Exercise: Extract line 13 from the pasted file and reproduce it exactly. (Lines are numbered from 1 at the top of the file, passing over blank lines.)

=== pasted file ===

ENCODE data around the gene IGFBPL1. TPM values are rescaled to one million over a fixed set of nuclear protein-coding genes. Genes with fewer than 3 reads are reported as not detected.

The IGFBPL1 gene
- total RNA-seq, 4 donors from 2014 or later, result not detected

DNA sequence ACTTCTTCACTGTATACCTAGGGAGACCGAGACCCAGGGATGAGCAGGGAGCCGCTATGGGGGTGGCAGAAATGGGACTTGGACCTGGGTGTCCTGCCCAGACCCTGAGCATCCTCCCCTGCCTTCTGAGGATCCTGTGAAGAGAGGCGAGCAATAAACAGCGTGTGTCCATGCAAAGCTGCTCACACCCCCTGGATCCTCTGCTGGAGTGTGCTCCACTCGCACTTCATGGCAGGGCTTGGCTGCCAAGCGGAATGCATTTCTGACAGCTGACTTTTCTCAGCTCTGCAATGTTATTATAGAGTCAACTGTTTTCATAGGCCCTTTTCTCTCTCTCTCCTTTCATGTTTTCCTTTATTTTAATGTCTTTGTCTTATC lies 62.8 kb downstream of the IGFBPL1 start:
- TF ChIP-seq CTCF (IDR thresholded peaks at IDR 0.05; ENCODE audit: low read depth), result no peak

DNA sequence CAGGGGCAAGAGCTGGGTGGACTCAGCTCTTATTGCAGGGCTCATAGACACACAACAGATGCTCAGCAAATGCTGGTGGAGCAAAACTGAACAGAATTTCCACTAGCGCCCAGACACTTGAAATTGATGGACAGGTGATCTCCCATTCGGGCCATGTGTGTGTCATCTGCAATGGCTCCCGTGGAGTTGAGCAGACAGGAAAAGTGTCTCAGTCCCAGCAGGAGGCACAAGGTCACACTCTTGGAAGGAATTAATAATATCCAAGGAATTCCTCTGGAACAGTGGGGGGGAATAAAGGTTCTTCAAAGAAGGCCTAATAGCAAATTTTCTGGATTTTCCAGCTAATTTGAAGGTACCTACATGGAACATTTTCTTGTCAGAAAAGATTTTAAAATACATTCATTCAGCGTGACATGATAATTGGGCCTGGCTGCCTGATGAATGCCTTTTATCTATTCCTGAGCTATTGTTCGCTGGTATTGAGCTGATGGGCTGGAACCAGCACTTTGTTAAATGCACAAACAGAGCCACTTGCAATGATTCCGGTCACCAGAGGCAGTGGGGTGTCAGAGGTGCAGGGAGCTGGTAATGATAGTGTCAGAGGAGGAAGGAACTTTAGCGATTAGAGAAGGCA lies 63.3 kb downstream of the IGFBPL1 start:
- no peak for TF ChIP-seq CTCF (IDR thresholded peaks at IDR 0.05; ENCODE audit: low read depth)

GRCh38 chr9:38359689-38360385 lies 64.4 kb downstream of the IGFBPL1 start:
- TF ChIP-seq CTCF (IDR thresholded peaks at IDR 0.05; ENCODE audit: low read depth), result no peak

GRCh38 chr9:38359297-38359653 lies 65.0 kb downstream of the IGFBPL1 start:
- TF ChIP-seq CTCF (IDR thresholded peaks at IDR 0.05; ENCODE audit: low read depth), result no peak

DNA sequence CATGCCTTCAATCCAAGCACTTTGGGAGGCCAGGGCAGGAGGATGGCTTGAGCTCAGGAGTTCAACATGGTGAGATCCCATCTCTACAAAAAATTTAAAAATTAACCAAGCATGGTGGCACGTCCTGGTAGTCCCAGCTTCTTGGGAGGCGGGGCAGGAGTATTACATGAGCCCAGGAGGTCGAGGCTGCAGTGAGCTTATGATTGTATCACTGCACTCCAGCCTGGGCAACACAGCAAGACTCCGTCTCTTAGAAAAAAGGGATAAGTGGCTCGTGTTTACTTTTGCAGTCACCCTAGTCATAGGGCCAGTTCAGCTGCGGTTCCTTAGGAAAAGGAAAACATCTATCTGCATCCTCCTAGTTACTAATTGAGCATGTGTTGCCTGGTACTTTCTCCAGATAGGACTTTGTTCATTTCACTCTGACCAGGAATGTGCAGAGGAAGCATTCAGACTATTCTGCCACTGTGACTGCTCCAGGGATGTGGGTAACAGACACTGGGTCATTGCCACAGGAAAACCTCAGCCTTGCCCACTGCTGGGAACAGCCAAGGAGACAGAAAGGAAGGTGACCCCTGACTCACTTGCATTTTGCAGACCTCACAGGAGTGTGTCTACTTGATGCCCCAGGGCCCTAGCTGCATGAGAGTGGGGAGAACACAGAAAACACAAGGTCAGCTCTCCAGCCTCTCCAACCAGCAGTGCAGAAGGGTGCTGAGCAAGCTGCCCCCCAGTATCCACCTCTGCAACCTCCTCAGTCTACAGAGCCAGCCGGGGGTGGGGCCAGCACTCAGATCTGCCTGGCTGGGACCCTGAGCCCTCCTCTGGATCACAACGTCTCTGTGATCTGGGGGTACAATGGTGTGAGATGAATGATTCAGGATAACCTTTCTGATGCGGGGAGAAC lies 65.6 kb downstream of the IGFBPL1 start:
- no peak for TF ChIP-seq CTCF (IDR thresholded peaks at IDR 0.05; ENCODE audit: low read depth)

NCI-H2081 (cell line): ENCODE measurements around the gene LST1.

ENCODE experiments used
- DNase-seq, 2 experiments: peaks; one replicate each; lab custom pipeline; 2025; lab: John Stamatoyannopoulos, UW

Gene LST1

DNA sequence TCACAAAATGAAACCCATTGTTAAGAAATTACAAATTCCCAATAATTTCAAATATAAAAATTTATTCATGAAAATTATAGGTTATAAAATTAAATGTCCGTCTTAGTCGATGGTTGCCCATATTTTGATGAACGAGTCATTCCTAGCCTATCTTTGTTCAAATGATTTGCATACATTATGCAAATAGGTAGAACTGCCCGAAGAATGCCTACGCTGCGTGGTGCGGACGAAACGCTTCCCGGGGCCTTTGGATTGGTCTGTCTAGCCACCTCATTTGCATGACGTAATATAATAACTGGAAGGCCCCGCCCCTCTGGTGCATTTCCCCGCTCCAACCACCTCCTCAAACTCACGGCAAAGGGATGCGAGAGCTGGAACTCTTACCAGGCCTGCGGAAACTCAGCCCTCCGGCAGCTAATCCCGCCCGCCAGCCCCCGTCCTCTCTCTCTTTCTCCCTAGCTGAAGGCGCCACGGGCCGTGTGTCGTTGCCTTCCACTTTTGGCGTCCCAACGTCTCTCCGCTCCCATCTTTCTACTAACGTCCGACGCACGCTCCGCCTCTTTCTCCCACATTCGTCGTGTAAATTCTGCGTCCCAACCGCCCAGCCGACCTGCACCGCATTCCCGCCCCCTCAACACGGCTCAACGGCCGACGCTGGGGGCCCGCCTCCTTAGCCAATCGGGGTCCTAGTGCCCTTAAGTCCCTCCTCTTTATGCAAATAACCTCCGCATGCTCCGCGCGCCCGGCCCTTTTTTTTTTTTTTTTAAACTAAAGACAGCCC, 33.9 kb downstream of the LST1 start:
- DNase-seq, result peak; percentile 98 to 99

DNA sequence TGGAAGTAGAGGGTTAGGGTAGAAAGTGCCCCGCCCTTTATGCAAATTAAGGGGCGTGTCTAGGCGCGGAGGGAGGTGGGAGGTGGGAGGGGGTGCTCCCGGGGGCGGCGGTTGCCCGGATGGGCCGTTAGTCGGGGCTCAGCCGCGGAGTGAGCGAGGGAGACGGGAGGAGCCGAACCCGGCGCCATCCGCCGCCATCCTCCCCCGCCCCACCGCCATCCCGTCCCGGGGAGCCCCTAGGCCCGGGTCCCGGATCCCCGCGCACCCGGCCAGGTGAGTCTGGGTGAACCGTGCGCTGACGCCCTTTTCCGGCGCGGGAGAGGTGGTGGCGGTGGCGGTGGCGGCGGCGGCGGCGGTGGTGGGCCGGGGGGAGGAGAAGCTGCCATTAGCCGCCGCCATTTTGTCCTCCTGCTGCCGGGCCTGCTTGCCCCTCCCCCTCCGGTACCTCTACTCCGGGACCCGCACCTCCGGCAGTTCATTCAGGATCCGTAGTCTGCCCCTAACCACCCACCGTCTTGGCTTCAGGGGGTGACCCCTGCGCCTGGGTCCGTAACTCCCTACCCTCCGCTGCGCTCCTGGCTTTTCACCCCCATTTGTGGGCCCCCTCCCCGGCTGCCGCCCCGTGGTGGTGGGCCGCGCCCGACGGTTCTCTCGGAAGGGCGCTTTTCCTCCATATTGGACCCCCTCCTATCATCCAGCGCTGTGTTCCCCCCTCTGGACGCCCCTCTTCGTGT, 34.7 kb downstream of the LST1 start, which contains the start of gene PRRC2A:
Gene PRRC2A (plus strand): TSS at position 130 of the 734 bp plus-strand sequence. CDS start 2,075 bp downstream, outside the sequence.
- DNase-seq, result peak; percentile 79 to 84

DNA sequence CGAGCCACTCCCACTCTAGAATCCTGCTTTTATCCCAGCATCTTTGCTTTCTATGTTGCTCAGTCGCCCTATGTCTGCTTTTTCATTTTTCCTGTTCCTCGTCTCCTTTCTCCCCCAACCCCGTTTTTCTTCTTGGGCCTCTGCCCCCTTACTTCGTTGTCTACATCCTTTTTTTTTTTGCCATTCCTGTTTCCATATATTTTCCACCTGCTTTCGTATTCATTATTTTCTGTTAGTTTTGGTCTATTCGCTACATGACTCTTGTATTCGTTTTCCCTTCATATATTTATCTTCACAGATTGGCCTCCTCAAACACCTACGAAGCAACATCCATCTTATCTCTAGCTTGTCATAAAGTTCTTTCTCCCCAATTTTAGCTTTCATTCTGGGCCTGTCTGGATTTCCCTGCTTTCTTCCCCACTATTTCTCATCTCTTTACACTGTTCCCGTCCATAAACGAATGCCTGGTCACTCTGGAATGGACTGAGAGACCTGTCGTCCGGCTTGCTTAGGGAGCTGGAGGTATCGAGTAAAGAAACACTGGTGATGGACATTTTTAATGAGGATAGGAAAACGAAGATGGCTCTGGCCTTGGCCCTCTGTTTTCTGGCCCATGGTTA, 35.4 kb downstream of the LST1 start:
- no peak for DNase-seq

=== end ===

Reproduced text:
- no peak for TF ChIP-seq CTCF (IDR thresholded peaks at IDR 0.05; ENCODE audit: low read depth)